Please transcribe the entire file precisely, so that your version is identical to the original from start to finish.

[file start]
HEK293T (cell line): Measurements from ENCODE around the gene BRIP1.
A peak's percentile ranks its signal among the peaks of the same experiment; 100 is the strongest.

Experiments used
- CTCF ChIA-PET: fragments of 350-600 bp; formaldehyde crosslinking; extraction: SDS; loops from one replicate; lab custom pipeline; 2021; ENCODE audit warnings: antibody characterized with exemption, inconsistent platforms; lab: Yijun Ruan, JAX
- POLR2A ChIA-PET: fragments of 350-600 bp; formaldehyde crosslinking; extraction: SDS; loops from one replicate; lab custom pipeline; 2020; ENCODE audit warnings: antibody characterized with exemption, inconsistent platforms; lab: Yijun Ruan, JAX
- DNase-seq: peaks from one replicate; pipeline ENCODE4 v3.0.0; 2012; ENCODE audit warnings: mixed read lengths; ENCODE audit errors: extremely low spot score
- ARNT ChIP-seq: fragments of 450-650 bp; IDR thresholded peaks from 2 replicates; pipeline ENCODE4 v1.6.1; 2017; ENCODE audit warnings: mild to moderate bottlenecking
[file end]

HEK293T (cell line): Measurements from ENCODE around the gene BRIP1.
A peak's percentile ranks its signal among the peaks of the same experiment; 100 is the strongest.

Experiments used
- CTCF ChIA-PET: fragments of 350-600 bp; formaldehyde crosslinking; extraction: SDS; loops from one replicate; lab custom pipeline; 2021; ENCODE audit warnings: antibody characterized with exemption, inconsistent platforms; lab: Yijun Ruan, JAX
- POLR2A ChIA-PET: fragments of 350-600 bp; formaldehyde crosslinking; extraction: SDS; loops from one replicate; lab custom pipeline; 2020; ENCODE audit warnings: antibody characterized with exemption, inconsistent platforms; lab: Yijun Ruan, JAX
- DNase-seq: peaks from one replicate; pipeline ENCODE4 v3.0.0; 2012; ENCODE audit warnings: mixed read lengths; ENCODE audit errors: extremely low spot score
- ARNT ChIP-seq: fragments of 450-650 bp; IDR thresholded peaks from 2 replicates; pipeline ENCODE4 v1.6.1; 2017; ENCODE audit warnings: mild to moderate bottlenecking